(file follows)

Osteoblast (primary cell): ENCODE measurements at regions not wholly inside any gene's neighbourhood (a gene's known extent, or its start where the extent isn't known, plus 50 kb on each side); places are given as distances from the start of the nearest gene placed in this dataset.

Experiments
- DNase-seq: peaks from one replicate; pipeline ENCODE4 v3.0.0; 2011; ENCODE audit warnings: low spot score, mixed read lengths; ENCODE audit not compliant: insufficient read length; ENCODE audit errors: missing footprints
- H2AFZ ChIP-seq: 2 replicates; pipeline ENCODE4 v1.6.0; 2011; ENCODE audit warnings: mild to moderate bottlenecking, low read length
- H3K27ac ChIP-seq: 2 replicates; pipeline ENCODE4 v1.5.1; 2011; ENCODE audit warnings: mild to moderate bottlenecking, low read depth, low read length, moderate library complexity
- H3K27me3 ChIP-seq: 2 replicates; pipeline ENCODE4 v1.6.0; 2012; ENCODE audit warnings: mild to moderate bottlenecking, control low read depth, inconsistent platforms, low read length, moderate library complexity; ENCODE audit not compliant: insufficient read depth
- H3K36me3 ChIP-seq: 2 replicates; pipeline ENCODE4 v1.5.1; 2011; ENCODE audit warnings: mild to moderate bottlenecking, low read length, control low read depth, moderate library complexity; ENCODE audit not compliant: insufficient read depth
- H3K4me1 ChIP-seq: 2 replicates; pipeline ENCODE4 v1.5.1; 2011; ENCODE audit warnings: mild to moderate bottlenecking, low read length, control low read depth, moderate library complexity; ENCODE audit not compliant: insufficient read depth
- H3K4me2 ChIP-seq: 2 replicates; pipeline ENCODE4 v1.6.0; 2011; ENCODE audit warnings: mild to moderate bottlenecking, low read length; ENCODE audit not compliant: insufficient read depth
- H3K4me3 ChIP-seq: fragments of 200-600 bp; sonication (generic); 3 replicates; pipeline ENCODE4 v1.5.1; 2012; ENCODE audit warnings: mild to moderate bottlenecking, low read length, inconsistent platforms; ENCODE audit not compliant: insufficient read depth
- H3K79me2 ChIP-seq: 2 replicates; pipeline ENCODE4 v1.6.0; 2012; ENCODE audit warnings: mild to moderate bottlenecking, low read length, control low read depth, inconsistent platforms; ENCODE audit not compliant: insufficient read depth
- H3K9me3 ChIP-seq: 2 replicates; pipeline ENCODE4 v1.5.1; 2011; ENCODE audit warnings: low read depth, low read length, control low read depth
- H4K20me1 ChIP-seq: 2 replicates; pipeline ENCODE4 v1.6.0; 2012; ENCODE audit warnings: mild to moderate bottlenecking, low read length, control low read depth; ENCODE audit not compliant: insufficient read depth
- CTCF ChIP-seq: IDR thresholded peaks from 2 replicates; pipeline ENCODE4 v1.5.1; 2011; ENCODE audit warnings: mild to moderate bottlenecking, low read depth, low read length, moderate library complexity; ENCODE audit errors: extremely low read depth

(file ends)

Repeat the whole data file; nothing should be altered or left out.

Osteoblast (primary cell): ENCODE measurements at regions not wholly inside any gene's neighbourhood (a gene's known extent, or its start where the extent isn't known, plus 50 kb on each side); places are given as distances from the start of the nearest gene placed in this dataset.

Experiments
- DNase-seq: peaks from one replicate; pipeline ENCODE4 v3.0.0; 2011; ENCODE audit warnings: low spot score, mixed read lengths; ENCODE audit not compliant: insufficient read length; ENCODE audit errors: missing footprints
- H2AFZ ChIP-seq: 2 replicates; pipeline ENCODE4 v1.6.0; 2011; ENCODE audit warnings: mild to moderate bottlenecking, low read length
- H3K27ac ChIP-seq: 2 replicates; pipeline ENCODE4 v1.5.1; 2011; ENCODE audit warnings: mild to moderate bottlenecking, low read depth, low read length, moderate library complexity
- H3K27me3 ChIP-seq: 2 replicates; pipeline ENCODE4 v1.6.0; 2012; ENCODE audit warnings: mild to moderate bottlenecking, control low read depth, inconsistent platforms, low read length, moderate library complexity; ENCODE audit not compliant: insufficient read depth
- H3K36me3 ChIP-seq: 2 replicates; pipeline ENCODE4 v1.5.1; 2011; ENCODE audit warnings: mild to moderate bottlenecking, low read length, control low read depth, moderate library complexity; ENCODE audit not compliant: insufficient read depth
- H3K4me1 ChIP-seq: 2 replicates; pipeline ENCODE4 v1.5.1; 2011; ENCODE audit warnings: mild to moderate bottlenecking, low read length, control low read depth, moderate library complexity; ENCODE audit not compliant: insufficient read depth
- H3K4me2 ChIP-seq: 2 replicates; pipeline ENCODE4 v1.6.0; 2011; ENCODE audit warnings: mild to moderate bottlenecking, low read length; ENCODE audit not compliant: insufficient read depth
- H3K4me3 ChIP-seq: fragments of 200-600 bp; sonication (generic); 3 replicates; pipeline ENCODE4 v1.5.1; 2012; ENCODE audit warnings: mild to moderate bottlenecking, low read length, inconsistent platforms; ENCODE audit not compliant: insufficient read depth
- H3K79me2 ChIP-seq: 2 replicates; pipeline ENCODE4 v1.6.0; 2012; ENCODE audit warnings: mild to moderate bottlenecking, low read length, control low read depth, inconsistent platforms; ENCODE audit not compliant: insufficient read depth
- H3K9me3 ChIP-seq: 2 replicates; pipeline ENCODE4 v1.5.1; 2011; ENCODE audit warnings: low read depth, low read length, control low read depth
- H4K20me1 ChIP-seq: 2 replicates; pipeline ENCODE4 v1.6.0; 2012; ENCODE audit warnings: mild to moderate bottlenecking, low read length, control low read depth; ENCODE audit not compliant: insufficient read depth
- CTCF ChIP-seq: IDR thresholded peaks from 2 replicates; pipeline ENCODE4 v1.5.1; 2011; ENCODE audit warnings: mild to moderate bottlenecking, low read depth, low read length, moderate library complexity; ENCODE audit errors: extremely low read depth